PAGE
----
The metropolitan landscape of my childhood was literally divided by race, a divide created and reinforced by intimidating networks of overpasses, underpasses, and four lane highways that allowed white suburbanites with cars, often two or three per family, to come downtown for pleasure while those living in the city limits remained in situ, suspended and without access to the schools, jobs, an opportunities that had long migrated outward.
Twentieth Century Detroit
Two Urban concepts were born in the city affectionately referred to as the ‘Motor City’ taylorism or scientific management of time and efficient production and Henry Ford’s Model T. The latter being a physical object that helped realize a second kind of socio physical rationality the extreme seperation and compartmentalization of places, where place of work was far away from place of residence, which was seperate from places for shopping, schooling, and so on.
By 1920 Detroit had become a mono-industry city (the automobile). The economy and population surged with first and second-generation European immigrants coming to work in places like the Rouge River Plant, the largest factory in the world at the time and site of Model T production. The philosophy behind the Model T was that it should be affordable to every factor worker, a fact that gives interesting meaning to the idea of collective consumption and early 20th century intersections between capitalism and socialism. But what I want to emphasize is that despite car ownership, public transportation in Detroit remained robust. Annual ridership of the city’s tram was about 490 million even in 1947 (Grabar 2016) . Historical surveys indicate that riders found a wait time of more than 10 minutes for transit unacceptable (ibid), with further details demonstrating that public transportation was the lifeline of the city. In so far as public transportation remained robust, so did the streetscape, the street as a place of fleeting interactions and experiences.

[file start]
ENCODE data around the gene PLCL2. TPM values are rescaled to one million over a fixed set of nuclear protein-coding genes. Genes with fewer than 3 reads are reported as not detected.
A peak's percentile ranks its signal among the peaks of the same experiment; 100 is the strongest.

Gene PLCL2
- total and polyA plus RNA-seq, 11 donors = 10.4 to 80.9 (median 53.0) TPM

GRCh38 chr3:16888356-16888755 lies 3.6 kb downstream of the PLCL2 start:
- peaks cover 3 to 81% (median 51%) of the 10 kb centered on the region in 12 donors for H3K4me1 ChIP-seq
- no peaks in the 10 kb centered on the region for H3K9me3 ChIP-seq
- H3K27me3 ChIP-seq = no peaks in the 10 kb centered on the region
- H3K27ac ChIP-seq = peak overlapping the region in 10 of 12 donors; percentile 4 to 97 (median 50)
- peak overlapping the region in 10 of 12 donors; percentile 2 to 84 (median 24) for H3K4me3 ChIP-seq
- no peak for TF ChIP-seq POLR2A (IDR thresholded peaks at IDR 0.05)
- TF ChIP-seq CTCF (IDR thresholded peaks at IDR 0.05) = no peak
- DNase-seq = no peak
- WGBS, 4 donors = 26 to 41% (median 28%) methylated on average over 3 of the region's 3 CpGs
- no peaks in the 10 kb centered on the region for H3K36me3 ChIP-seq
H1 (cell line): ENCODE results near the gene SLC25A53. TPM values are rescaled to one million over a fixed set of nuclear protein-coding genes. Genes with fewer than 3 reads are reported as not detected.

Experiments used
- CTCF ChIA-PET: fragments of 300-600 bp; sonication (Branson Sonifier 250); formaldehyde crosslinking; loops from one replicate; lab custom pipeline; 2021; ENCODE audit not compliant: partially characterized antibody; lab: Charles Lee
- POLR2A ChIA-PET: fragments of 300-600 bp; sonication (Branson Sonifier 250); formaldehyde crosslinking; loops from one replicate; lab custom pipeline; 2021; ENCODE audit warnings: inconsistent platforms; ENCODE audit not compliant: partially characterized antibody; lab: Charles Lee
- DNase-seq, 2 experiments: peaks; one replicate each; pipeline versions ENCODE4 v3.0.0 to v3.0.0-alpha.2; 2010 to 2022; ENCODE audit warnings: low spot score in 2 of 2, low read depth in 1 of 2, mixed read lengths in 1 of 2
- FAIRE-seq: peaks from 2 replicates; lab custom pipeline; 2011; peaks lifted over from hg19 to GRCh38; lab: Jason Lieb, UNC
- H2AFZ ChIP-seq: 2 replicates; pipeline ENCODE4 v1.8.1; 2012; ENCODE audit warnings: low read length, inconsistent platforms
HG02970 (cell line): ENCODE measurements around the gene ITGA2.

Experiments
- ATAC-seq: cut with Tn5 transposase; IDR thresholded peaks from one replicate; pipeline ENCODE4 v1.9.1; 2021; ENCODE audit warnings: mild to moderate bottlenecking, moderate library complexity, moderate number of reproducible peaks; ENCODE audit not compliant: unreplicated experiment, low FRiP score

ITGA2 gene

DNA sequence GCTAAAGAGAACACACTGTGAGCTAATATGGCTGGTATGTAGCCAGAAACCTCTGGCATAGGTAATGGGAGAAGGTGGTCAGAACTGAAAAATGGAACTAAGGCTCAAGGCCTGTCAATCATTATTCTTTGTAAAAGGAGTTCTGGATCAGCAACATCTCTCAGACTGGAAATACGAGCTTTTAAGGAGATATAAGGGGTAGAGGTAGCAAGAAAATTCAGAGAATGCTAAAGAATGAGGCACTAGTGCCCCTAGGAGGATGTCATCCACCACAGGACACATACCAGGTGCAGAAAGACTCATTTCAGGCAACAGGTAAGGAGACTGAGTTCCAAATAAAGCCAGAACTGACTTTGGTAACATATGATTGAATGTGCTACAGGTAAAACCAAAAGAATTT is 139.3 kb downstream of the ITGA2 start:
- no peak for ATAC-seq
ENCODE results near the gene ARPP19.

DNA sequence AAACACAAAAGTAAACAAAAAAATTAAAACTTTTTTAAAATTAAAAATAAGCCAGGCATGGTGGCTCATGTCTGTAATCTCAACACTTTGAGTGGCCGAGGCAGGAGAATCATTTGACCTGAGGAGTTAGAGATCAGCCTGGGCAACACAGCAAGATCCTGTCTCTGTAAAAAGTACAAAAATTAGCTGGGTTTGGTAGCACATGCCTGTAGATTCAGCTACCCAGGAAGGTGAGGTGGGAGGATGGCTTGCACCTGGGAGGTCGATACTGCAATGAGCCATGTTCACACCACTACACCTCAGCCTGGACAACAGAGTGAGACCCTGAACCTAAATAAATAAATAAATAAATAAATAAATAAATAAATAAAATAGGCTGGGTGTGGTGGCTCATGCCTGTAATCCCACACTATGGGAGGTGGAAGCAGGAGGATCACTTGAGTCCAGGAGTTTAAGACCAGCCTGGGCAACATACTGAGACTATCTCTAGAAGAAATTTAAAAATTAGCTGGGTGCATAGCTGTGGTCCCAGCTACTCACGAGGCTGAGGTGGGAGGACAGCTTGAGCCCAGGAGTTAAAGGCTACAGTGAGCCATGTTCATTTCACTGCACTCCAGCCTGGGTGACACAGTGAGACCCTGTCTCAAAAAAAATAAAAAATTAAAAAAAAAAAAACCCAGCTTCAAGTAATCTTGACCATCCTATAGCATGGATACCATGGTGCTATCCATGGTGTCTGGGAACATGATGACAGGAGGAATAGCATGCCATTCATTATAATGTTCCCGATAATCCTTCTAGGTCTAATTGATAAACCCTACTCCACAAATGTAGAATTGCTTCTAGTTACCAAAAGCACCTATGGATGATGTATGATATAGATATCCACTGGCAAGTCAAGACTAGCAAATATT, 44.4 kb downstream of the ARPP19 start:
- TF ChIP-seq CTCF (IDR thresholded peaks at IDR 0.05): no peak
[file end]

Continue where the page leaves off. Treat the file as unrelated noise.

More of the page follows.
Changing Landscape, Changing Mindset
The post WWII GI bill of the 1950s funded veterans to establish new families in new detached homes in new suburbs that were too far from the downtown to commute by tram. In 1955 General Motors lobbied to have the well-laid Detroit tramline torn up, declaring it a mode of the past. A year later the 1956 Highway Act laid hundreds of miles of expressways that connected downtown to the suburbs for easy in, easy out access. This alteration of the physical landscape very tangibly altered the mindset of people; such policies and infrastructures were accomplices to growing post war ideologies of autonomy, supreme rule of the nuclear family, and transportation as an individual affair.
A secondary affect of these transportation policies was transportation became a conduit through which racial prejudice was manifested. A decade prior to these significant transportation alterations, close to 350,000 African Americans, largely from the South, came to Detroit in search of blue-collar employment. Historically, lines of ethnic tension in industrial centers revolved around the influx of labor from ‘new’ groups who were willing to work in the factories for significantly less. However, Detroiters who were first and second generation immigrants of mostly white European descent, treated this labor influx with blatant racism, excluding blacks from the unions, the suburbs, schools and more. In their work on Detroit, the shrinkng cities group expalin that 'the excessive, even and aggressive character of suburbanization is to put it bluntly, the result of a love of the car on one hand and racial hate on the other.
Well established employees of the auto companies continued the trend of moving out of downtown, a phenomenon known as white flight, which escalated in 1967 when Detroit had one of the worst race riots in the country. Racial tensions escalated further with the oil crises of 1973, when much of the car manufacturing shifted abroad and the new service sector located not in the urban core but in the suburban periphery. By 1981, the year I was born, there was not a single grocery store in the urban core, these, along with the department stores, movie theaters, jobs, and reputable schools had moved into the sprawling suburbs where a new typology, the strip mall, began to flourish. The only way to access these establishments was by private vehicle.